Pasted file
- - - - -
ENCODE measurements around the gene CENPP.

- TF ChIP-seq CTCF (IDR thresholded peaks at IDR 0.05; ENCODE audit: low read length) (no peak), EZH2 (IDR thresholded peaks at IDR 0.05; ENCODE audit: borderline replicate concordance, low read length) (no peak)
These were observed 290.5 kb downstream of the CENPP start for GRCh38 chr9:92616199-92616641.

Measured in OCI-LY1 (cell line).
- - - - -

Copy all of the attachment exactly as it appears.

ENCODE measurements around the gene CENPP.

- TF ChIP-seq CTCF (IDR thresholded peaks at IDR 0.05; ENCODE audit: low read length) (no peak), EZH2 (IDR thresholded peaks at IDR 0.05; ENCODE audit: borderline replicate concordance, low read length) (no peak)
These were observed 290.5 kb downstream of the CENPP start for GRCh38 chr9:92616199-92616641.

Measured in OCI-LY1 (cell line).